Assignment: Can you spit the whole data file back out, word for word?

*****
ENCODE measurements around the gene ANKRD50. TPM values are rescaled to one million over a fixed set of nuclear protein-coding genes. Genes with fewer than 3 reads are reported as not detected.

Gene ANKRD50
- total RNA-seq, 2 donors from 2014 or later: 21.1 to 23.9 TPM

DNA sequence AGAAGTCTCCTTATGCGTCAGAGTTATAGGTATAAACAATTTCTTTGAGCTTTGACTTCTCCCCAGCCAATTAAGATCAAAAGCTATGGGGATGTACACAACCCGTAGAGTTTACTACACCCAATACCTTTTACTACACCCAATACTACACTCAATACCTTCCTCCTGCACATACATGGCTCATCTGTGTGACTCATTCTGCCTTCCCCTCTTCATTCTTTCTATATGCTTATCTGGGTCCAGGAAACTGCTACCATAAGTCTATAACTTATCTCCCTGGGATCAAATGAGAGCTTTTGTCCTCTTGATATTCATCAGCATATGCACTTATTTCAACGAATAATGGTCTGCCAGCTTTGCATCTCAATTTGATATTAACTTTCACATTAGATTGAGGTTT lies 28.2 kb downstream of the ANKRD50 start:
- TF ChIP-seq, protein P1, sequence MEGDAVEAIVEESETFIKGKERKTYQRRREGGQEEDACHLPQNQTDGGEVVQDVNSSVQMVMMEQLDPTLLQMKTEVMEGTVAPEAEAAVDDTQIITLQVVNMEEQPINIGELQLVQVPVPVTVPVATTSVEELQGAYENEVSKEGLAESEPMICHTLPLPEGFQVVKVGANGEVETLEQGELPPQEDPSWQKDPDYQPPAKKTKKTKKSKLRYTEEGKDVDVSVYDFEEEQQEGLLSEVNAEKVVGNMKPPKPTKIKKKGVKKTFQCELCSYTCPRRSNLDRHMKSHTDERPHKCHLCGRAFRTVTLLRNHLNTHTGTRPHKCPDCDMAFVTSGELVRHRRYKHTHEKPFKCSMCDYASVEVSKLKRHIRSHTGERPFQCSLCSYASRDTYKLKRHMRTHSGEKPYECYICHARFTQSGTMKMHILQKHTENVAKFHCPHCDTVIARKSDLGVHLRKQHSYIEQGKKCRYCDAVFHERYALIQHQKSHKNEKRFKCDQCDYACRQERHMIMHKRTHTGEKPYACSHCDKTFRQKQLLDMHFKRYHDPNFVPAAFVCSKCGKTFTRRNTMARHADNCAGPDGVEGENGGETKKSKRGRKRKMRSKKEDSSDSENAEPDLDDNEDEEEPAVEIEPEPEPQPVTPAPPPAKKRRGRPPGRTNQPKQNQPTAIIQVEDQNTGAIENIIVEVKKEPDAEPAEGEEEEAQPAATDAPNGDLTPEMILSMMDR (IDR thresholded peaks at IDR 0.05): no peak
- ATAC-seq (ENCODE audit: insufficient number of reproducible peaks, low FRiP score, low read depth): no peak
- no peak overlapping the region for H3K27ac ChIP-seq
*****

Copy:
ENCODE measurements around the gene ANKRD50. TPM values are rescaled to one million over a fixed set of nuclear protein-coding genes. Genes with fewer than 3 reads are reported as not detected.

Gene ANKRD50
- total RNA-seq, 2 donors from 2014 or later: 21.1 to 23.9 TPM

DNA sequence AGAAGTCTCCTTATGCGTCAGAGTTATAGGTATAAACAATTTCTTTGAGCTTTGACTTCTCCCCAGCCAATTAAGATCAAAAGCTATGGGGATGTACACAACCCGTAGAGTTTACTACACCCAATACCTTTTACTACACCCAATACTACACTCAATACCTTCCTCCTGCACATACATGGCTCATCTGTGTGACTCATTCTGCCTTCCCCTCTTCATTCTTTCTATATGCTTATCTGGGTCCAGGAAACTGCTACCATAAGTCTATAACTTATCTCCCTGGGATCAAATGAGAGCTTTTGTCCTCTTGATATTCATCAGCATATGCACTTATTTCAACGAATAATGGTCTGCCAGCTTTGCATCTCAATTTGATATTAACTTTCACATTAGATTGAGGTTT lies 28.2 kb downstream of the ANKRD50 start:
- TF ChIP-seq, protein P1, sequence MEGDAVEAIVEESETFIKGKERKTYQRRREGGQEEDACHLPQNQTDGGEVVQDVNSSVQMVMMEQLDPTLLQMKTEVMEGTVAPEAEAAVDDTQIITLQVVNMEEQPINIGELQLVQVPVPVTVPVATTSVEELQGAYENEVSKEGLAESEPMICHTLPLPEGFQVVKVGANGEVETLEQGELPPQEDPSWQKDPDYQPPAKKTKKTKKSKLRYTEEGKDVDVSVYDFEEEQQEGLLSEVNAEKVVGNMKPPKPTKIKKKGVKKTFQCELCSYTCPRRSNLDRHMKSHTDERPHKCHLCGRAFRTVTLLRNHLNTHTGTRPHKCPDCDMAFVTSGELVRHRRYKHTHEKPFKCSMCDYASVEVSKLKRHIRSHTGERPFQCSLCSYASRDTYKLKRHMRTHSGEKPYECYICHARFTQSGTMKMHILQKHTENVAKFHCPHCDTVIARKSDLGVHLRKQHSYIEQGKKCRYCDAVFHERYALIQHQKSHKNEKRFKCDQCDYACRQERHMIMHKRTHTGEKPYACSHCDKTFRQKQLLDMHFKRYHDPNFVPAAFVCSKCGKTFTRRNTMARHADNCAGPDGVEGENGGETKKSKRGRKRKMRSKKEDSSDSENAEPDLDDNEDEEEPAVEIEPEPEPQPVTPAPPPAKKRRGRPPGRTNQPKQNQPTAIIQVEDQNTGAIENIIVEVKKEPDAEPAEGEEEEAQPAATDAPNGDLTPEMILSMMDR (IDR thresholded peaks at IDR 0.05): no peak
- ATAC-seq (ENCODE audit: insufficient number of reproducible peaks, low FRiP score, low read depth): no peak
- no peak overlapping the region for H3K27ac ChIP-seq